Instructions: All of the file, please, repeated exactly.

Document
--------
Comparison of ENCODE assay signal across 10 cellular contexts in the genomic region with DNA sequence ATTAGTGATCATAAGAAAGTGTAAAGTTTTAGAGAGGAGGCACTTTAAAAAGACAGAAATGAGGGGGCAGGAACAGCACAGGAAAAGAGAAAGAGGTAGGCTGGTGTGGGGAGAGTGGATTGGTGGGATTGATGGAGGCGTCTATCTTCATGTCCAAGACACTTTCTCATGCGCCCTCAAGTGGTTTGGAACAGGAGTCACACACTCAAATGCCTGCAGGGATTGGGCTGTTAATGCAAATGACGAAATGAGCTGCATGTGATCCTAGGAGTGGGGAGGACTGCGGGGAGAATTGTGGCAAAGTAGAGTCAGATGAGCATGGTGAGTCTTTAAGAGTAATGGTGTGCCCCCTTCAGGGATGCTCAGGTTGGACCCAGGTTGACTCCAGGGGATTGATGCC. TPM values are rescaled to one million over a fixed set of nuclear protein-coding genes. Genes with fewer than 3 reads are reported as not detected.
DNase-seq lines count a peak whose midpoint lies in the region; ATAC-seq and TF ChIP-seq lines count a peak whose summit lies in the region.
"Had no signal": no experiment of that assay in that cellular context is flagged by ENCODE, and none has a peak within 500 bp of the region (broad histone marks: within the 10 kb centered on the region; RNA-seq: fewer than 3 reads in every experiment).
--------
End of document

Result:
Comparison of ENCODE assay signal across 10 cellular contexts in the genomic region with DNA sequence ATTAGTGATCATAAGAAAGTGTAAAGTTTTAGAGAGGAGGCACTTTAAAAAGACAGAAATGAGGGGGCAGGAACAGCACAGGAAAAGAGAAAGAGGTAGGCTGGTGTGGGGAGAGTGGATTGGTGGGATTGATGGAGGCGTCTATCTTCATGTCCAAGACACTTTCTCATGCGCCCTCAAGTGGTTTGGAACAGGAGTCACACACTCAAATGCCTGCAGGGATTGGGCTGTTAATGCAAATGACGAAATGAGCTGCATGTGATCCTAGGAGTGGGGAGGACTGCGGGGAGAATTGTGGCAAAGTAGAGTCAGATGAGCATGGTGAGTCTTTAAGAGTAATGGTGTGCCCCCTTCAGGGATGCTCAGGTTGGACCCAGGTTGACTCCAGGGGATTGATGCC. TPM values are rescaled to one million over a fixed set of nuclear protein-coding genes. Genes with fewer than 3 reads are reported as not detected.
DNase-seq lines count a peak whose midpoint lies in the region; ATAC-seq and TF ChIP-seq lines count a peak whose summit lies in the region.
"Had no signal": no experiment of that assay in that cellular context is flagged by ENCODE, and none has a peak within 500 bp of the region (broad histone marks: within the 10 kb centered on the region; RNA-seq: fewer than 3 reads in every experiment).